A pilot study demonstrates how the development of children’s wellness and social connections can benefit greatly from after-school care. Children are given a voice and a role to help shape their own experience as part of the program’s inclusion in the planning process.
Through a groundbreaking project that closes a critical gap in Outside School Hours Care (OSHC) throughout Australia, children are learning to improve their wellbeing and deepen their social ties.
In Australia, the field of early childhood education and care (OSHC) is expanding the quickest. According to the Productivity Commission, the OSHC system serves almost 500,000 Australian children as of 2020.
According to a NSW Department of Education evaluation, OSHC programmes have the potential to develop into settings that actively promote children’s wellbeing.
The first co-designed social connection and wellbeing programme for primary school-aged children (five to 12 years old) in after-school care settings is called the Connect, Promote, and Protect Programme (CP3). The Brain and Mind Centre at the University of Sydney collaborates with Uniting NSW.ACT on CP3.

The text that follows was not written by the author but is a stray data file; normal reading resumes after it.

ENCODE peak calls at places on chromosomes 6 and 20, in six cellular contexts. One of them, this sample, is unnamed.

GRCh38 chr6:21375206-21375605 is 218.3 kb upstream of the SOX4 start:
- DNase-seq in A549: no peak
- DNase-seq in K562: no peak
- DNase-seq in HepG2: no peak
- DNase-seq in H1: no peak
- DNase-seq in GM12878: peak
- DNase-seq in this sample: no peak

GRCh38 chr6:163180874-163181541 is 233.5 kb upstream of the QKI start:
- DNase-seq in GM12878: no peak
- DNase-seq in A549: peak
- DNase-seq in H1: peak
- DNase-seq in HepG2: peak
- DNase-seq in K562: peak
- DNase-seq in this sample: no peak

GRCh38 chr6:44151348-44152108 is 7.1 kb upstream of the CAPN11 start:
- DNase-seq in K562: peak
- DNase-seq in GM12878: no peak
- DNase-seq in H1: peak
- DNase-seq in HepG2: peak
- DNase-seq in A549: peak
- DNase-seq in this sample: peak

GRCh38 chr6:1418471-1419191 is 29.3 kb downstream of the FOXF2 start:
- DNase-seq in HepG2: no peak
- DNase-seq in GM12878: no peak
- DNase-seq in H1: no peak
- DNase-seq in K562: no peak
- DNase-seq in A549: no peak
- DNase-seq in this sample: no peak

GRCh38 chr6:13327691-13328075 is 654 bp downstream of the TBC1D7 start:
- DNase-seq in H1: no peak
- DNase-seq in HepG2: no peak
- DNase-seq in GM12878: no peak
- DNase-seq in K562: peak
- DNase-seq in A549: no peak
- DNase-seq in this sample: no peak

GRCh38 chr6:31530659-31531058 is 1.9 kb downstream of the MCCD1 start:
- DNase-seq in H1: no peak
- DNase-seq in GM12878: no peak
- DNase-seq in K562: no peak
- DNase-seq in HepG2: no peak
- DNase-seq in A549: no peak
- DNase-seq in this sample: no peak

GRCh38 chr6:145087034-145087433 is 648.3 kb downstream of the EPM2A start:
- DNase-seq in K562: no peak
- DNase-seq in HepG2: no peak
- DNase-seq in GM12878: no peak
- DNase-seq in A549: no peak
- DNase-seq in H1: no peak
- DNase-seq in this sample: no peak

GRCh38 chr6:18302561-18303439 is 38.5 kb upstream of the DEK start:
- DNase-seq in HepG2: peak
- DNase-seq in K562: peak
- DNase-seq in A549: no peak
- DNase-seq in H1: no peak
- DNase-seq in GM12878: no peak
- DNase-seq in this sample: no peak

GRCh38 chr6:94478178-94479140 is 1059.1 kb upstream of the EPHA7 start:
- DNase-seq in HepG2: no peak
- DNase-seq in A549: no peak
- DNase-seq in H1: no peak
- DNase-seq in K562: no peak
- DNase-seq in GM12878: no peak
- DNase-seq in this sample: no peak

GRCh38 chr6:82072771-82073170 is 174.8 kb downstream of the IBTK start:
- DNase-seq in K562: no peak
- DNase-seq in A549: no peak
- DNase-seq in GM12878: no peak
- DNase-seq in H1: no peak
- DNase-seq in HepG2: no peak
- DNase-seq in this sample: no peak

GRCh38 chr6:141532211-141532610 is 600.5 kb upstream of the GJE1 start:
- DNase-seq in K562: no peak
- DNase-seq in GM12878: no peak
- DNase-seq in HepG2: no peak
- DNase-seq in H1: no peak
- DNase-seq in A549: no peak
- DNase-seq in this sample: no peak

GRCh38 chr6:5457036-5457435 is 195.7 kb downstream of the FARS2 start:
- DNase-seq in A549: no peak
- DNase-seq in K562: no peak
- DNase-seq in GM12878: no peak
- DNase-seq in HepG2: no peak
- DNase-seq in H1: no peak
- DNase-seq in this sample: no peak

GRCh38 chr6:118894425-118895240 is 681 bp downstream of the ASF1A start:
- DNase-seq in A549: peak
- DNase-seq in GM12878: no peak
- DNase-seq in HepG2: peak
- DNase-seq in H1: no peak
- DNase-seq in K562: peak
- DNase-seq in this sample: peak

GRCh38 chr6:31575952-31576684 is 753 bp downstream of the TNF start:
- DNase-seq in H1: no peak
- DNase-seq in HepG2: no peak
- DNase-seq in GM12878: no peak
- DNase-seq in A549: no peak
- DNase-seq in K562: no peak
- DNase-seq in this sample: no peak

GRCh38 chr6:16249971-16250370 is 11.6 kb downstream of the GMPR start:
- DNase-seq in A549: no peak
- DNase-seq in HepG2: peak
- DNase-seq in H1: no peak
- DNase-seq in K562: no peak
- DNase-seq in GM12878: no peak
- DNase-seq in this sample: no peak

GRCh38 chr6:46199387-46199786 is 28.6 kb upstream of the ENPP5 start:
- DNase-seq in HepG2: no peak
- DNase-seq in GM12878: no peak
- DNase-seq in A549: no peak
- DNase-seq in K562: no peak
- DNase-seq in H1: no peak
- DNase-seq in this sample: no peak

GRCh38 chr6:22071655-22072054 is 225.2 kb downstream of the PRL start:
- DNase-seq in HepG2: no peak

For many Australian families, after-school programmes offer a valuable service, according to Dr. Alyssa Milton, the study’s principal author from the University of Sydney’s Brain and Mind Centre. The programme is in their language and on their terms, which makes CP3 unique in that it gives children’s voices and needs a chance to be heard.
Dr Alyssa said, “In our mixed methods process evaluation, we found the pilot program not only significantly improved the children’s pro-social behaviours and reduced peer problems as measured by the Strength and Difficulties Questionnaire, it also highlighted that the program made families, educators and volunteers feel connected to their community. This is important as social connection is a key determinant of wellbeing.”